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EnglishEdit

EtymologyEdit

atheolog(y) +‎ -ist

NounEdit

atheologist (plural atheologists)

  1. (philosophy, religion) A scholar and/or proponent of atheism.
    • 2004, Richard D. E. Burton, Holy Tears, Holy Blood: Women, Catholicism, and the Culture of Suffering in France, 1840-1970, Cornell University Press (2004), →ISBN, page x:
      The turbulent life and fragmentary writings of a third woman, Colette Peignot (1903-38) are also becoming better known in their own right and not simply for the influence they had on those of her lover during the last years of her life, the self-styled "atheologist" Georges Bataille (1897-1962) who, along with others, was responsible for her posthumous mythologization as "Laure."
    • 2006, Loyd L. Fueston, To See a World in a Grain of Sand: Reconciling the Saints to Darwin and Einstein, Divorcing the Saints from Smith and Lincoln, Wipf and Stock Publishers (2006), →ISBN, page 114:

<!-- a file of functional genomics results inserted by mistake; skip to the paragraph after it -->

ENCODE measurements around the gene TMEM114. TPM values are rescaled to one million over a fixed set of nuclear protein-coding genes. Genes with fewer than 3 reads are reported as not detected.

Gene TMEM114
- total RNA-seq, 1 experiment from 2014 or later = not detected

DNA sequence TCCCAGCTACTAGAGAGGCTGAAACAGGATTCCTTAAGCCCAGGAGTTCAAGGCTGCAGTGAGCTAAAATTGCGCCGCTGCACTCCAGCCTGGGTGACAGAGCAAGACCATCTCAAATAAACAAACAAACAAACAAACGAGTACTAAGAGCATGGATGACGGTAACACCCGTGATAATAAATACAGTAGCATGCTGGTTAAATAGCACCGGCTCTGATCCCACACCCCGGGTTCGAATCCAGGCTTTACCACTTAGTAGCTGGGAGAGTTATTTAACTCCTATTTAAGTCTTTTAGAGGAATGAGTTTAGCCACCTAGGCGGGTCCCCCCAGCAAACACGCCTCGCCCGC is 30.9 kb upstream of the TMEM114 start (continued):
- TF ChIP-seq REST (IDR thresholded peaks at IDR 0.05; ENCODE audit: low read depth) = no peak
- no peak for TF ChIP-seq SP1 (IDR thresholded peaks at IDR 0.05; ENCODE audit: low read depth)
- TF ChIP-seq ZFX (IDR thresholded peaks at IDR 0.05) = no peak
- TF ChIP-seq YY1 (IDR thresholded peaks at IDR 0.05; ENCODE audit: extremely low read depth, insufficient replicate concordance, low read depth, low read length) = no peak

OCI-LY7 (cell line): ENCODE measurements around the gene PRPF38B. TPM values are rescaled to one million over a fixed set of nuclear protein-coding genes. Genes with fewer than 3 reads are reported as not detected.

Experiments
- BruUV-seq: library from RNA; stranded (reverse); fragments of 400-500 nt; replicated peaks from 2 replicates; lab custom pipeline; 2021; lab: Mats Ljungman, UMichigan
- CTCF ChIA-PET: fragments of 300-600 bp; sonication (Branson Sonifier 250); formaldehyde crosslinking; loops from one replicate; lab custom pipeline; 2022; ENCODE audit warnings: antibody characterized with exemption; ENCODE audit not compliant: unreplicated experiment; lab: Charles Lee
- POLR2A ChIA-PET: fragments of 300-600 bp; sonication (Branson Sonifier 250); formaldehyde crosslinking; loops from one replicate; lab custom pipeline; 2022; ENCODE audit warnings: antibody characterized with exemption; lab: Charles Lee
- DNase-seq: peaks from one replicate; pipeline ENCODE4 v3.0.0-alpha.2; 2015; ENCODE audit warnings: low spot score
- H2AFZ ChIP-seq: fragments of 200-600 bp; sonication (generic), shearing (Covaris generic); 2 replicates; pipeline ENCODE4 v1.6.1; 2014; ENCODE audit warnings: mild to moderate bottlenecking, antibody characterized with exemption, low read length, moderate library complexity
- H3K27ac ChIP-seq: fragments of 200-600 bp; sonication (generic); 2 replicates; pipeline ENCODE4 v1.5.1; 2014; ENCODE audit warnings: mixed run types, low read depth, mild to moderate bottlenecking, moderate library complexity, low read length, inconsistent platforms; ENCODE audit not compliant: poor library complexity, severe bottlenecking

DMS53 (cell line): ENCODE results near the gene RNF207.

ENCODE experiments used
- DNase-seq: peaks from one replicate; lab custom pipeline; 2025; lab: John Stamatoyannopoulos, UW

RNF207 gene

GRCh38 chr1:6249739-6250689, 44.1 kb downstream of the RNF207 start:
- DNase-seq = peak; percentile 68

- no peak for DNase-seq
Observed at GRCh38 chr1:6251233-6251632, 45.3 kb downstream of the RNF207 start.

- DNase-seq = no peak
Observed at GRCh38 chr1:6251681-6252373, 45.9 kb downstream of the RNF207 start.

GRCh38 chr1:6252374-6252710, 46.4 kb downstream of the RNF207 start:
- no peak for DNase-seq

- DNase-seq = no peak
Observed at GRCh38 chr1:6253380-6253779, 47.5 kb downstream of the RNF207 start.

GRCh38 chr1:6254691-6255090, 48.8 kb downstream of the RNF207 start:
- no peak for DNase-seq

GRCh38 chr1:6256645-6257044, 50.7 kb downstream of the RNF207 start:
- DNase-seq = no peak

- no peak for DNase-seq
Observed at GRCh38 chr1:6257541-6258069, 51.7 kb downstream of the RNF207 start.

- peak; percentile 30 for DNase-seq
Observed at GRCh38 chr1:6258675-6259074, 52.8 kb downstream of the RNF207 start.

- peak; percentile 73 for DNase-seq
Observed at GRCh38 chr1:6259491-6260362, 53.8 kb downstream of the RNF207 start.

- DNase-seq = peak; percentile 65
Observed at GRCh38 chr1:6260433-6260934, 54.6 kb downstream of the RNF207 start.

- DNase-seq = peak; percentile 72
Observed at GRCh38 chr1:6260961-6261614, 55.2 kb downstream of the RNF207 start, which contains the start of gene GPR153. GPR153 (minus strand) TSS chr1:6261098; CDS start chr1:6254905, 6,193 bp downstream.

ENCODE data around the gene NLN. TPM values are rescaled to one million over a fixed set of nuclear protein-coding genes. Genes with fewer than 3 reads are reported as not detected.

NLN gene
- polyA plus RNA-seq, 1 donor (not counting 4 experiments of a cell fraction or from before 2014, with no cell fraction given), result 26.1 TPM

It would be wrong to use this as a direct proof of God's existence and equally wrong to imagine, along with the atheologists in cosmological physics, that a system of equations can bootstrap its own parameters and constants, also actualizing what is described by those specific equations.
    • 2008, Vox Day, The Irrational Atheist: Dissecting the Unholy Trinity of Dawkins, Harris, and Hitchens, BenBella Books, →ISBN, unnumbered page:
      In his review of the history of atheism, French atheologist Michel Onfray dates its explicit inception to 1729 and a book published posthumously by the Abbe Jean Meslier, the parish priest of Etrépigny in northeastern France.

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